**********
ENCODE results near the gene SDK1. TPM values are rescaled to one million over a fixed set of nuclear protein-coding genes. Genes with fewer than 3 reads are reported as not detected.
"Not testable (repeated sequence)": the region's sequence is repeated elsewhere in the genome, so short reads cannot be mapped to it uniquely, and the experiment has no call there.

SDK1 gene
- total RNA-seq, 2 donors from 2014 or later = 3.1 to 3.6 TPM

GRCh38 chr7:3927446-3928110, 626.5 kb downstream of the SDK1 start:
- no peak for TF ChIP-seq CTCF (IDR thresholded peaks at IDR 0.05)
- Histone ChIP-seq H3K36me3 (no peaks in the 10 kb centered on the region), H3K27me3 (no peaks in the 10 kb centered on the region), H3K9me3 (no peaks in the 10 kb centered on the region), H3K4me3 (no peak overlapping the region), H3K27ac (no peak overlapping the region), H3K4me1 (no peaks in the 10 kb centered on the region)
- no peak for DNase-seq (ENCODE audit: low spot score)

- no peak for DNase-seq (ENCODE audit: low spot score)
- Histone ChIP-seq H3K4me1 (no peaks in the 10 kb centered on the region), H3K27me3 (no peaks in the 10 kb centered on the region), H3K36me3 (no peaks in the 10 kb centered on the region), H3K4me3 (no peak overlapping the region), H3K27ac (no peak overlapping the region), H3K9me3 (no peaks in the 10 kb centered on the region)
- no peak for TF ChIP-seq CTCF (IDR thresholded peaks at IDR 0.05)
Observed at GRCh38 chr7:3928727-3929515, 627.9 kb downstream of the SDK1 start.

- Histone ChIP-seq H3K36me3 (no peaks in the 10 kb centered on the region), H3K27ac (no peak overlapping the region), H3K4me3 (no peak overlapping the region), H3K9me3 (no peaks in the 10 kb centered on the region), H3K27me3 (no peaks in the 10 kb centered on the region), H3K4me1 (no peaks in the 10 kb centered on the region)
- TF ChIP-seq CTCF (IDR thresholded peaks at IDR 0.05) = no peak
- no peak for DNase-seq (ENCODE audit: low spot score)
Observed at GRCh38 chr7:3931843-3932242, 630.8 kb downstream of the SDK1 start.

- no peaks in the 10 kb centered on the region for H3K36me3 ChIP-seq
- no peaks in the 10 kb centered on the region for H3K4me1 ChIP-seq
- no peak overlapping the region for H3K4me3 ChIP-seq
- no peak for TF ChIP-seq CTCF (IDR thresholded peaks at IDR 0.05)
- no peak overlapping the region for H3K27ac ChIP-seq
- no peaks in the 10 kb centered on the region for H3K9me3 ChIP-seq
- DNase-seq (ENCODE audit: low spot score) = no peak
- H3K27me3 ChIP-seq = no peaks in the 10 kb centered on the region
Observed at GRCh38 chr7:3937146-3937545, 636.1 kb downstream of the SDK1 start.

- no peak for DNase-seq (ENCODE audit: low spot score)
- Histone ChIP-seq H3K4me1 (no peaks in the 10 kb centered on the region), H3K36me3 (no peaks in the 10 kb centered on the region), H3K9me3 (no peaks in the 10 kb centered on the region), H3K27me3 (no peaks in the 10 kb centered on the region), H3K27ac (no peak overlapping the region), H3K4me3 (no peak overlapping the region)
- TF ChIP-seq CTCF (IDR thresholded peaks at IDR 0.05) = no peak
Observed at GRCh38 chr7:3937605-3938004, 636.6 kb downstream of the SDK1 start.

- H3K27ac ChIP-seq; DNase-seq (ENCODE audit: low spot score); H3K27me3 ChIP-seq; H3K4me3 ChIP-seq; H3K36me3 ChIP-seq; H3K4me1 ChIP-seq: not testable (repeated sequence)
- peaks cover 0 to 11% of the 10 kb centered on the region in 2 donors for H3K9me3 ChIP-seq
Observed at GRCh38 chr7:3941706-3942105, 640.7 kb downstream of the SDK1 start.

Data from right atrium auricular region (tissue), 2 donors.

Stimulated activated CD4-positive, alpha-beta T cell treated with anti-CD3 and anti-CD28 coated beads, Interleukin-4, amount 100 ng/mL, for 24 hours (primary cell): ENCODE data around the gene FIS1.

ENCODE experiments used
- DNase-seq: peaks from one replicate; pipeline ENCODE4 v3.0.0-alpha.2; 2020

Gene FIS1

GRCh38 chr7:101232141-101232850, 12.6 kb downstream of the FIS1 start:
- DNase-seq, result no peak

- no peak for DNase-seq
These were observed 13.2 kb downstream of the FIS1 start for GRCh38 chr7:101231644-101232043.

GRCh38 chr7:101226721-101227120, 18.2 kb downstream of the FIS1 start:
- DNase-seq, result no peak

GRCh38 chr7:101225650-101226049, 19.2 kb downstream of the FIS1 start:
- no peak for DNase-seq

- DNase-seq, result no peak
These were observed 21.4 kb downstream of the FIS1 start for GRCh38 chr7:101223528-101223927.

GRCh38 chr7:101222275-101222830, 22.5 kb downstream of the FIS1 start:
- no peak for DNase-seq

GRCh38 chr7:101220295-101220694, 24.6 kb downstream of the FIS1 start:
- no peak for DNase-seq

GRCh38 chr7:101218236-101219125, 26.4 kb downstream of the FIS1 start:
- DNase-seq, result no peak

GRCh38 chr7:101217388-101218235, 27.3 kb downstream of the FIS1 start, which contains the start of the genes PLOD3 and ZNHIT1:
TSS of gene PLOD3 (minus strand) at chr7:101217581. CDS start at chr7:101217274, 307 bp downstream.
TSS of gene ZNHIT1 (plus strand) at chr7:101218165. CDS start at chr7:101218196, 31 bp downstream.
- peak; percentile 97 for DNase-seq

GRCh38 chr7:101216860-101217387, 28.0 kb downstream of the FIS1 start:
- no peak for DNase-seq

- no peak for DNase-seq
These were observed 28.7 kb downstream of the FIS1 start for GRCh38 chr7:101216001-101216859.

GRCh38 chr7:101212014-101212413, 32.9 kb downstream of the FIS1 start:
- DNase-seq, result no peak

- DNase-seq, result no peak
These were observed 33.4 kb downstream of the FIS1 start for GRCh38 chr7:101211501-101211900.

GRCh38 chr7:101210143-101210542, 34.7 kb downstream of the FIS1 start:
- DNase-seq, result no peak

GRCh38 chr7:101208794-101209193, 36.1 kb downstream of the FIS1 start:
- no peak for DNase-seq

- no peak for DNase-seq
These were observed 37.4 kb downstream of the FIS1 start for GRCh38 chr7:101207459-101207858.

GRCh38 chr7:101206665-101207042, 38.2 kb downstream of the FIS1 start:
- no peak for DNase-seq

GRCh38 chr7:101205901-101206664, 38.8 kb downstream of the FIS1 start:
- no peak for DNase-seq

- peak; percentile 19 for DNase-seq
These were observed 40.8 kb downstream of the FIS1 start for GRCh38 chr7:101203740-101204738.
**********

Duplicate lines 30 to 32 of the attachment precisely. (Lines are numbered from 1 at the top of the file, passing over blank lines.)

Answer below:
- H3K27ac ChIP-seq; DNase-seq (ENCODE audit: low spot score); H3K27me3 ChIP-seq; H3K4me3 ChIP-seq; H3K36me3 ChIP-seq; H3K4me1 ChIP-seq: not testable (repeated sequence)
- peaks cover 0 to 11% of the 10 kb centered on the region in 2 donors for H3K9me3 ChIP-seq
Observed at GRCh38 chr7:3941706-3942105, 640.7 kb downstream of the SDK1 start.